“Yes it has to be compatible with my lifestyle and my values. I’d like to feel that I’m up to date with the technology. I like to be able to use my mobile device for buying airline tickets or getting applications from the app store” - Participant O.

INFLUENCE OF TRANSACTIONAL LEVEL OF MOBILE COMMERCE ON FACTORS

Mobile Commerce Transaction level influences Trust

The data indicates that all participants who made a purchase using their mobile devices have increased trust in mobile commerce, and are advancing their use to more sophisticated transactions. The following quote supports this view:

“When I found that it actually worked, it increased my confidence in mobile transactions and I started to trust it” - Participant A.

All participants believe that their trust in vendors increased after completing transactions successfully. This shows that the successful initial use of mobile commerce increases participant trust towards continued usage.

Using Mobile Commerce Made Transactions Easier

The participants suggest that their initial use of mobile commerce for transactional activities made it simpler for them to engage in these activities again. They obtained the necessary experience to transact again without exerting effort.

“Now transactions must have been easy in order for us to use them. This was a factor, and after a few transactions, I found that the process was relatively easy. This encouraged me” - Participant C.

“Once I went through the process and found that it was easy, I started using mobile phones for buying and selling things more and more” - Participant G.

Mobile Commerce Transaction Level Improves Subjective Norm

The empirical evidence indicates that using mobile commerce transactions improved subjective norm. After using mobile devices for transactions, participants influenced others by talking about their experiences, and showing their peers how to use mobile devices for the same purposes. This effect of “I try-I tell” led to a growing social influence.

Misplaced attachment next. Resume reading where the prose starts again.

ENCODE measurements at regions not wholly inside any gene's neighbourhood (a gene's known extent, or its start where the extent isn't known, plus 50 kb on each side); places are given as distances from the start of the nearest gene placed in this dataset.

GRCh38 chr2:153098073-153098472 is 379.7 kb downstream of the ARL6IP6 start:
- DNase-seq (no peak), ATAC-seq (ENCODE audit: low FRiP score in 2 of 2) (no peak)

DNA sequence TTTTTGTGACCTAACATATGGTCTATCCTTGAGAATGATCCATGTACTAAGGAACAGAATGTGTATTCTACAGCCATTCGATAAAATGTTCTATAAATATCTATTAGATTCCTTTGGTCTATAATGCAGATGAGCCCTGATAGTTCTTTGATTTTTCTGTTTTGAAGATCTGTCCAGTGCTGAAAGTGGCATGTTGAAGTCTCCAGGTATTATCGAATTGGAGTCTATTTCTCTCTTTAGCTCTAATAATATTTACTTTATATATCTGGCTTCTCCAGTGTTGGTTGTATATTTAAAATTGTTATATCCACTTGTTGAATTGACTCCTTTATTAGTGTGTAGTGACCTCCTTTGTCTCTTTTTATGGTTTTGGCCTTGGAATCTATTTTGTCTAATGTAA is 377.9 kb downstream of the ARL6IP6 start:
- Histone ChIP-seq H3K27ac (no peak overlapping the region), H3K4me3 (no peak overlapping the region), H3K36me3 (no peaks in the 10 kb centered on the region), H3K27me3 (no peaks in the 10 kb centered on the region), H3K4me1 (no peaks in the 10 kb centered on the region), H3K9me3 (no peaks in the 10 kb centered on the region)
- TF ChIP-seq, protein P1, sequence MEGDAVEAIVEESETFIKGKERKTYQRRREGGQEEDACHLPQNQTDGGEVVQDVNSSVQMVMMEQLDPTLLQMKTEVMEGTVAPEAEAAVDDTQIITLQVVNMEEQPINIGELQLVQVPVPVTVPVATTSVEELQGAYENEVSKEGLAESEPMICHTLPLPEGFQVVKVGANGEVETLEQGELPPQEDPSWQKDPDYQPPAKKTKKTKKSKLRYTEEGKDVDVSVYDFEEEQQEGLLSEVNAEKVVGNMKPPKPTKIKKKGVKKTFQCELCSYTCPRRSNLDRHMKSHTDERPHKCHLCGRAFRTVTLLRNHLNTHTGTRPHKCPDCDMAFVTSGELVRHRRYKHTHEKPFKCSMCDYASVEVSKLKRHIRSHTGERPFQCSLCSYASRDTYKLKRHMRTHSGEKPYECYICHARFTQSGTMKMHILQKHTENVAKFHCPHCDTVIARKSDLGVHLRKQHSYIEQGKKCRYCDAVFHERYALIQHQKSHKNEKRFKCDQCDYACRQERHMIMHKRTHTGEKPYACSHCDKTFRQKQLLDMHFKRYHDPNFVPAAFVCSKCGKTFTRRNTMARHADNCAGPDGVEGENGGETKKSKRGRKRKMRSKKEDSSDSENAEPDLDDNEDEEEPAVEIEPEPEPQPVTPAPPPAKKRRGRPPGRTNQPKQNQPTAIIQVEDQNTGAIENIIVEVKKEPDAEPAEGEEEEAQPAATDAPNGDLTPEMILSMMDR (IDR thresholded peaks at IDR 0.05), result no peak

“My friend showed me how to go to the App store and make a purchase. Then I showed the same process to my other friends. We influence each other. It’s both ways” - Participant B.

“It was peer pressure that led me to use more communication using the mobile phones. And when it came to transactions, I was the one who influenced my surroundings” - Participant D.

Mobile Commerce Transaction level Increases Perception of Security

With more successful transactions, the participants became confident about the security of mobile commerce, and therefore, willing to continue using transactions, and probably even advance to using other transactional activities.

“When I did start using the mobile phones for transactions, I had to feel secure. And transactions did also make me feel secure as well. That’s why I still use it” - Participant C.

“I felt the transactions were secure and that allowed me to use it more often” - Participant E.

Mobile Commerce Transaction level Increases Relative Advantage

The participants confirmed that undertaking mobile commerce transactions enabled them to identify advantages such as finding better deals for products they wished to purchase and thus making monetary savings.

“Using the mobile phones for mobile commerce communication was cheaper and affordable. And this did encourage us to move towards buying and selling using mobile phones as well since I knew it would be cost saving” - Participant D.

Using Mobile Commerce Increased the Compatibility of Users

The data analysis shows that as participants continued using mobile commerce for transactional activities, they became more dependent on their devices for these purposes and it became more compatible with their values and lifestyle. Participants clarified that they do not consider using other means to conduct mobile commerce transactions because using mobile commerce is consistent with their needs and lifestyle.

“Definitely, I feel after making purchases online, it has become a stronger part of my lifestyle. I don’t think I’ll bother going to the computer if I have my mobile device. That would not be cool”- Participant F.

DISCUSSION AND CONCLUSIONS